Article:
Naruto is famous for its incredible often huge whirlpools, up to 20 meters across. It is home to Japan's largest museum and the start of the Shikoku Pilgrimage route.
Accessible by air, rail or bus.
By rail, it's an 8-hour journey from Tokyo to Naruto. You can use your Japan Rail Pass for the whole trip.
From Tokyo Station, take the JR Tokaido/Sanyo Shinkansen to Okayama (4 hours), and transfer to the JR Marine Liner to Takamatsu. Alternatively, take the Sunrise Seto night train from Tokyo to Takamatsu (10 hours). From Takamatsu take the Uzushio Limited Express to Ikenotani or Shozui Station and change to the JR Naruto Line to Naruto Station. From Naruto Station, regular city buses serve Naruto Park.
From Osaka Station, several highway bus companies operate to Tokushima Station, which stops at Naruto Park and the Kosoku Naruto bus stop along the way (2 hours, 3250 yen). Local buses connect Kosoku Naruto bus stop with Naruto Park (20 minutes, 280 yen, one bus per hour) and Naruto Station (5 minutes, 110 yen, 4 buses per hour).
Highway buses are not covered by the Japan Rail Pass, but pass holders can save around 700 yen by taking JR trains to Maiko Station (45 minutes from Osaka) and boarding the highway bus there (one hour, 2350 yen to Naruto Park or 2500 yen to Kosoku Naruto) instead of at Osaka Station.
JAL flies between Tokyo's Haneda Airport and Tokushima Airport (75 minutes). From Tokushima Airport, buses operate to Naruto Station (15 minutes, 270 yen, one bus per hour) and continue on to Naruto Park (35 minutes, 470 yen, one bus per hour). Buses depart the airport from bus stop number two.
The Naruto Strait lies in between Naruto and Awaji Island and the whirlpools form when the waters of the Seto Inland Sea collide with the powerful currents of the Kii Channel. The whirlpools appear each time the tides change and are at their largest in the spring and autumn when the tides raise sea levels by more than a meter. Whirpools have reached a swirling 20 meters in diameter.
There are several ways to appreciate this incredible force of nature and one of the more popular activities is to take a sightseeing boat and see the whirlpools up close from the deck.
Some boats even offer glass panels in the hull below the water for a subaqua view of the whirlpools. The boats provide excellent views of Naruto and the surrounding coastal scenery.
Another popular option is to see the whirlpools from above. Built on the lower deck of the Onaruto Bridge — which connects Tokushima to Awaji Island — the 450-meter-long Uzu-no-Michi Walkway has sturdy glass floor panels that allow you to watch the whirlpools form. Suspended 45 meters above the sea, the spectacular bird's-eye view makes it easier to spot multiple whirlpools in a single glance.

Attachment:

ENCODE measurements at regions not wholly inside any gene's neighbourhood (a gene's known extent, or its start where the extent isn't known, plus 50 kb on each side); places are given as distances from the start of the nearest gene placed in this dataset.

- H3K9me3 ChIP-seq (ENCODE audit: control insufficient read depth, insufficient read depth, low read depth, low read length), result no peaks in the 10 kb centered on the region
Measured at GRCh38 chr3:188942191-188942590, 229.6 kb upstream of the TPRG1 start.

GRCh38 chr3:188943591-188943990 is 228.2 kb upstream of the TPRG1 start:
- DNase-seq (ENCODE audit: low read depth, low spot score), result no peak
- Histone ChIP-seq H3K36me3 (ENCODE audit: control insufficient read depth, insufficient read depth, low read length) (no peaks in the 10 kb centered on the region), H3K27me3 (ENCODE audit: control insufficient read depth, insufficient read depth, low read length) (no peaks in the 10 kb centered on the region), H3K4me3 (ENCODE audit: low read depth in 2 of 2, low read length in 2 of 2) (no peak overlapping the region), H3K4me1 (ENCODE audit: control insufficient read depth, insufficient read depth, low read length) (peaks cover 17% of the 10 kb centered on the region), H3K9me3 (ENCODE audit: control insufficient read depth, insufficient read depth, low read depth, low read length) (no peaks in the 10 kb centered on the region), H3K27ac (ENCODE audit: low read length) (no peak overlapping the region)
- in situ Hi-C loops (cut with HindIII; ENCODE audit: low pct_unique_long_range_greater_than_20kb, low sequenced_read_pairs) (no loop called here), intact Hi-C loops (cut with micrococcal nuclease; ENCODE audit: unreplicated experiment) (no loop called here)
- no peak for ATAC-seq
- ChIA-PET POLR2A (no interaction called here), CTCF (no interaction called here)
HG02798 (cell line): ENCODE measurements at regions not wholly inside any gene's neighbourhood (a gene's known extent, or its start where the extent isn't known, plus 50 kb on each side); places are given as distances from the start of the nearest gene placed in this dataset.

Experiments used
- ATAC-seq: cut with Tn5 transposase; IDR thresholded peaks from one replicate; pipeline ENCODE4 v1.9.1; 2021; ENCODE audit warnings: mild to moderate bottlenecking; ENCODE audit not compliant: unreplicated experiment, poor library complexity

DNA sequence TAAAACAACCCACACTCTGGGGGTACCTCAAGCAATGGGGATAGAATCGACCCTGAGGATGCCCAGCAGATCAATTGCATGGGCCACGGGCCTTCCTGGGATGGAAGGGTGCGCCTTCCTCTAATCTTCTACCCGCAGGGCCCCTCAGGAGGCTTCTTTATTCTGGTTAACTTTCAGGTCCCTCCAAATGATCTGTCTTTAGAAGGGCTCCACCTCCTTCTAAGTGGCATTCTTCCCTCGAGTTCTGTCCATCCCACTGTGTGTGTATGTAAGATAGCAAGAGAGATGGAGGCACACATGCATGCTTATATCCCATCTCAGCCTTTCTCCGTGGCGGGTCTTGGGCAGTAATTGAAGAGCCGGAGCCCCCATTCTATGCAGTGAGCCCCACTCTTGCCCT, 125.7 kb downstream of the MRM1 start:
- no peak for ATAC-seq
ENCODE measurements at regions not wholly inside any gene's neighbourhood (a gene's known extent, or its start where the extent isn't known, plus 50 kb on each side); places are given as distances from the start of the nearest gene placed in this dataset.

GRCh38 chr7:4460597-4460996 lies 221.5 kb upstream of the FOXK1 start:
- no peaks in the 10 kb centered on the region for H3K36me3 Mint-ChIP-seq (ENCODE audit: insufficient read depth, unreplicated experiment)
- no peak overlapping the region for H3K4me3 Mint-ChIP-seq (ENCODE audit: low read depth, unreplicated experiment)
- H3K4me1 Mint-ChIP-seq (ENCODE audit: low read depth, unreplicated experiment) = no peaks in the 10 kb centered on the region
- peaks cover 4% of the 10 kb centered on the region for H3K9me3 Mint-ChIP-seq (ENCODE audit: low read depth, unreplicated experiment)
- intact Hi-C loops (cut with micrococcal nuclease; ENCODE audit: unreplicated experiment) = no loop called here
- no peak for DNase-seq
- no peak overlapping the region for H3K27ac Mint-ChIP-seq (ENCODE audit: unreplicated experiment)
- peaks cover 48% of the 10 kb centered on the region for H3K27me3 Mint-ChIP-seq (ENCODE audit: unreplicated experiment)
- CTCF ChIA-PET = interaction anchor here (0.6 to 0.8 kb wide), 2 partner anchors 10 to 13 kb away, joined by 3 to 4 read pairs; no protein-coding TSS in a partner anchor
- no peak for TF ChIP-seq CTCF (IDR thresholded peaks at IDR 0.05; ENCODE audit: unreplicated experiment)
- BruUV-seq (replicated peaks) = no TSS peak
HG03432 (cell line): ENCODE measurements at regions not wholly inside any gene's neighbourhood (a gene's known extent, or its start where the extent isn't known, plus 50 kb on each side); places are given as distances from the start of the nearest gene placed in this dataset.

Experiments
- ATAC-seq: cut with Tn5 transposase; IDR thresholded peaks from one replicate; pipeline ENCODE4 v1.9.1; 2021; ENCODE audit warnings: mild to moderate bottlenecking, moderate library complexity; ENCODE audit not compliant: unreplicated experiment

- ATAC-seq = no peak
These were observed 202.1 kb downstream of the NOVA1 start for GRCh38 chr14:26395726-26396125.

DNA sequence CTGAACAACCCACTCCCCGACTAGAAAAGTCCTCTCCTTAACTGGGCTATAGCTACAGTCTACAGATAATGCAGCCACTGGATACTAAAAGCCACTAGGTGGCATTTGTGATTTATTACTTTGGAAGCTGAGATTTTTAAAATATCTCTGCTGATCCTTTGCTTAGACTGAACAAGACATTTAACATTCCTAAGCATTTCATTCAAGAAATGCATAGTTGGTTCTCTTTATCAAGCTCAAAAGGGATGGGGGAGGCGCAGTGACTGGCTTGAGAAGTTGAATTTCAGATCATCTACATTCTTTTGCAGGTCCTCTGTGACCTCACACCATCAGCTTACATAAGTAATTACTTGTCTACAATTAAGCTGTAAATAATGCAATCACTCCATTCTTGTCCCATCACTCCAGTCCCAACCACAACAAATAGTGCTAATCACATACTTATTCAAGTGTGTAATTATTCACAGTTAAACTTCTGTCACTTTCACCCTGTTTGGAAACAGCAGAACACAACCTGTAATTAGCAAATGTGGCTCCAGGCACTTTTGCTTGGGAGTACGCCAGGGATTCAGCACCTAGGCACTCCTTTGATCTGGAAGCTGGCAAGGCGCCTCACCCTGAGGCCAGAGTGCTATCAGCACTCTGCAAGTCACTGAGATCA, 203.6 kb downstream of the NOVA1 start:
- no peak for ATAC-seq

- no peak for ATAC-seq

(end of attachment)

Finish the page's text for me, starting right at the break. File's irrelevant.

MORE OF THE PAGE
After walking over the Onaruto Bridge, head to the Senjojiki Observatory to see the Onaruto Bridge in all its glory framed by the Naruto Strait. If you are so inclined, you can ride the 68-meter long escalator to the Eska Hill Naruto observation deck for a 360-degree panoramic view.
Not far from the Onaruto Bridge is the Otsuka Museum of Art. With the largest exhibition space in Japan, the museum has a vast collection of artwork, including over 1,000 accurate replicas that have been created on ceramic panels of everything from Western masterpieces to murals. There is a complete to scale faithful reproduction of Michelangelo's ceiling and The Last Judgment of the Sistine Chapel.
Other sights in the Naruto area include the Naruto German House, a museum which remembers some one thousand German soldiers that were held in Naruto as prisoners of war during World War I. The soldiers were allowed a degree of freedom during their stay, and after the war Naruto and the German city of Lueneburg became sister cities. The German House was built as a gesture of goodwill.
A memorial to the German prisoners who died while in Naruto can be found at the nearby German Village Park.
Naruto is home to Ryozenji Temple, an important Buddhist temple founded in the 8th century that is the first temple along the 88-temple Shikoku Pilgrimage route.
Ryozenji Temple serves not only as the starting and but also as the ending point for the pilgrimage, and the temple grounds are often bustling with many white-clothed pilgrims either just beginning or completing their journey around the island. The temple grounds are very attractive and include a fine wooden gate at the entrance and a pond along with a two-story pagoda.